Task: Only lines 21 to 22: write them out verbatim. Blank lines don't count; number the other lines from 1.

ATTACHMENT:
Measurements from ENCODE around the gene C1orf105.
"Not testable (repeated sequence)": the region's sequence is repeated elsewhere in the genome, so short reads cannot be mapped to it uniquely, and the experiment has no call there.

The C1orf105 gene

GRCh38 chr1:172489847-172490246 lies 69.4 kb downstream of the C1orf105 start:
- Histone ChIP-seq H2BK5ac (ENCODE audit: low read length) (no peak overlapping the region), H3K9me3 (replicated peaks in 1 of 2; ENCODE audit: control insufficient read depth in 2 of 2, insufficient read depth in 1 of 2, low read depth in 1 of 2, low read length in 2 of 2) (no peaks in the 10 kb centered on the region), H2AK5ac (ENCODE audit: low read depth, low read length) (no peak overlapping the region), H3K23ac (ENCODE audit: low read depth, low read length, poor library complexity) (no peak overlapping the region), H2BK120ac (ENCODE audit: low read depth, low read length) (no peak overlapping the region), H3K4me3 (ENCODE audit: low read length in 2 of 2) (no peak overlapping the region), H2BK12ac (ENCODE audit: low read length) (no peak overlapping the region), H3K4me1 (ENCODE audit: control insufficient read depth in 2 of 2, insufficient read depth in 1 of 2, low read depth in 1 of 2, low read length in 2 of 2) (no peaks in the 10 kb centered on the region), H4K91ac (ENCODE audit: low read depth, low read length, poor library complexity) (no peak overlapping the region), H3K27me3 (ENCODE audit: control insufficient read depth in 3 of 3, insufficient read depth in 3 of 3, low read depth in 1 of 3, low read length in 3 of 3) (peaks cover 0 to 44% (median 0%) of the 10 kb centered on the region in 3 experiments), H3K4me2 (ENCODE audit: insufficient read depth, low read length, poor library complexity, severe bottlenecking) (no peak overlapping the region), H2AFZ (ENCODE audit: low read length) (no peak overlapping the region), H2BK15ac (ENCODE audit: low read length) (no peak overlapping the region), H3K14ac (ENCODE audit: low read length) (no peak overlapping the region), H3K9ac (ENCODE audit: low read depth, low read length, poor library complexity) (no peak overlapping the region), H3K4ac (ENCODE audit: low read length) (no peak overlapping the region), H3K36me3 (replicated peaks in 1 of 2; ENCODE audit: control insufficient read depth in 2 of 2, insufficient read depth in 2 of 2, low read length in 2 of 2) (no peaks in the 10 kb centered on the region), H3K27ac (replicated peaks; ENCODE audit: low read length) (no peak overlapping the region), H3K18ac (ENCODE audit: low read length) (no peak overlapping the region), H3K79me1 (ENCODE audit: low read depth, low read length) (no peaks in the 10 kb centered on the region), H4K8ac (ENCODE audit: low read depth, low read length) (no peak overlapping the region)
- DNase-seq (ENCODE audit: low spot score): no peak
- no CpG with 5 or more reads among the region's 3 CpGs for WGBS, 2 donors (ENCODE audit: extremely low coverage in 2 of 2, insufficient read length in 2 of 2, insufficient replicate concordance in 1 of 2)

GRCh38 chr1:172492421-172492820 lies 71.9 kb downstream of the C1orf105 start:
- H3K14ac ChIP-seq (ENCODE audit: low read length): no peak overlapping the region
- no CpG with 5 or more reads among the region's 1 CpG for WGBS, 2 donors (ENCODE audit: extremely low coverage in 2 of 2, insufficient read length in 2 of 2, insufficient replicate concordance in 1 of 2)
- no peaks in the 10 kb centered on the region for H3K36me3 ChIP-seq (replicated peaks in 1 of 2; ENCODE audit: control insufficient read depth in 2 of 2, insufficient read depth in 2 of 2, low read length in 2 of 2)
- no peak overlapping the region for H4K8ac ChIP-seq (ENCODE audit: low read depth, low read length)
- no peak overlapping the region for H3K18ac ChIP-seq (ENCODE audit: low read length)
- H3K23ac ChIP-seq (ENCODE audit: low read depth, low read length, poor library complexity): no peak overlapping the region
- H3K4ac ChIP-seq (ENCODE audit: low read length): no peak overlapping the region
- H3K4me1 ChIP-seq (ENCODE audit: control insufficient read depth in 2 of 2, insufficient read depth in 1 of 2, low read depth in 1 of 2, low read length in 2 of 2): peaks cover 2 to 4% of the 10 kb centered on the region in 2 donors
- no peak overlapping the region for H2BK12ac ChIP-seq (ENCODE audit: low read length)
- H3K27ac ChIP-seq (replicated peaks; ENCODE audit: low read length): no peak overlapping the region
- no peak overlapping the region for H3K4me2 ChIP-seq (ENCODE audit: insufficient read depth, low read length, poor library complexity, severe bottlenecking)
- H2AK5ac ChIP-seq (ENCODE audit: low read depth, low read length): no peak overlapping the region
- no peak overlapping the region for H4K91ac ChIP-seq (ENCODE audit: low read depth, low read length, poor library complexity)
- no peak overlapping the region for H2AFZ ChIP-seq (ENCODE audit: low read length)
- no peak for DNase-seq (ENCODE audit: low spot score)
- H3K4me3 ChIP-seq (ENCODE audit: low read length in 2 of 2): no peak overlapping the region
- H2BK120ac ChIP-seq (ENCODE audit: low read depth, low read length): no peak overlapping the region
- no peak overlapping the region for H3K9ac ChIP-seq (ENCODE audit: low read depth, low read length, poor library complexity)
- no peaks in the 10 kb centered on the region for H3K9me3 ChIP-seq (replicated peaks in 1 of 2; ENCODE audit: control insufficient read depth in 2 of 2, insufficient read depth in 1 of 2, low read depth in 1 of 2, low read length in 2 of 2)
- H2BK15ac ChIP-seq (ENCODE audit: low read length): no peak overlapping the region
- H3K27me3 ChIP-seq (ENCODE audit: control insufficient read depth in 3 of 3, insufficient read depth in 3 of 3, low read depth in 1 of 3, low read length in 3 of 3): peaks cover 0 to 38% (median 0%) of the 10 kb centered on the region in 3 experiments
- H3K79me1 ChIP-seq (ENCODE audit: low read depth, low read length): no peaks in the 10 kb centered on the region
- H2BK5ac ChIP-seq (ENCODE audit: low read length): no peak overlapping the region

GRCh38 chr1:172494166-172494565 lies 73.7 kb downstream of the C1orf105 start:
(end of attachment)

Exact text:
- no peak overlapping the region for H4K91ac ChIP-seq (ENCODE audit: low read depth, low read length, poor library complexity)
- no peak overlapping the region for H2AFZ ChIP-seq (ENCODE audit: low read length)